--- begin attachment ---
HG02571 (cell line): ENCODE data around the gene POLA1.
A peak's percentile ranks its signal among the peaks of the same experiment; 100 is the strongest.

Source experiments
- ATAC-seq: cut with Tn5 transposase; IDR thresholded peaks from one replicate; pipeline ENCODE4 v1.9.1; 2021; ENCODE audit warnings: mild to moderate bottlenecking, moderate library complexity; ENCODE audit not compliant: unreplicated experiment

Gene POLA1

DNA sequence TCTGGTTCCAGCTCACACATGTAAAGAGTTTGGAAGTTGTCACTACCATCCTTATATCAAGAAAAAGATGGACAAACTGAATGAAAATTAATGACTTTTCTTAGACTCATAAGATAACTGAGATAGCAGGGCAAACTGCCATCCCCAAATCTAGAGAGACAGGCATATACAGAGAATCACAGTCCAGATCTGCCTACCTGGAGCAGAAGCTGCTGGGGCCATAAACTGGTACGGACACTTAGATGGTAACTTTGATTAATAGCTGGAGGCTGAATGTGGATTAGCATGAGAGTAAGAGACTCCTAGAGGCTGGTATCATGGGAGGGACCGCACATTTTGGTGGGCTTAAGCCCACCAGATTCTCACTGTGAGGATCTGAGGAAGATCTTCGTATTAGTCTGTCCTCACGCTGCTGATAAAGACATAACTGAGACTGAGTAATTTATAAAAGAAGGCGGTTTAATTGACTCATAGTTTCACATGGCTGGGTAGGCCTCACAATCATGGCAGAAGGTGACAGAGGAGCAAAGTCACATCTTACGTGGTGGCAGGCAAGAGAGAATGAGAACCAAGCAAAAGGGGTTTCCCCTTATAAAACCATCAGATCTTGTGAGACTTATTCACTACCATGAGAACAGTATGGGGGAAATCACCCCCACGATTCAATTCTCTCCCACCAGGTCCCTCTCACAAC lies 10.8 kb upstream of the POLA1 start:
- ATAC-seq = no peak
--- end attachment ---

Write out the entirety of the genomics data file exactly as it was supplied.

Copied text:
HG02571 (cell line): ENCODE data around the gene POLA1.
A peak's percentile ranks its signal among the peaks of the same experiment; 100 is the strongest.

Source experiments
- ATAC-seq: cut with Tn5 transposase; IDR thresholded peaks from one replicate; pipeline ENCODE4 v1.9.1; 2021; ENCODE audit warnings: mild to moderate bottlenecking, moderate library complexity; ENCODE audit not compliant: unreplicated experiment

Gene POLA1

DNA sequence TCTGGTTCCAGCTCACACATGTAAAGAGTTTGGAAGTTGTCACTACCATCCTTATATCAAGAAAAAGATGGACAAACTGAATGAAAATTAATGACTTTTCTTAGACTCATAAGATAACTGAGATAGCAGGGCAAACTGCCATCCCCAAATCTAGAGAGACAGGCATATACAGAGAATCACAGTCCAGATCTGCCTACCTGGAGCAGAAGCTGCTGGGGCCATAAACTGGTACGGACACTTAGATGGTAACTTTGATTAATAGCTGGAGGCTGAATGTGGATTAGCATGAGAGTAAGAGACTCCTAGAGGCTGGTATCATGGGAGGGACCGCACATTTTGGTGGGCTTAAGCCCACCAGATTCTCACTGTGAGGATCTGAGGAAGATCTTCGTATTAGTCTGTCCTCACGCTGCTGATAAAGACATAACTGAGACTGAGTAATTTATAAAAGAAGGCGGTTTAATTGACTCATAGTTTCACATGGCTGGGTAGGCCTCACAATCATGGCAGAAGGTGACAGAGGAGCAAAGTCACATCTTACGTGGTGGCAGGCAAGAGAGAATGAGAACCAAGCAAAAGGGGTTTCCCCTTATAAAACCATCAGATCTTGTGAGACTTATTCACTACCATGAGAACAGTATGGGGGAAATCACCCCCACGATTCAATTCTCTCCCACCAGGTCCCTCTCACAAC lies 10.8 kb upstream of the POLA1 start:
- ATAC-seq = no peak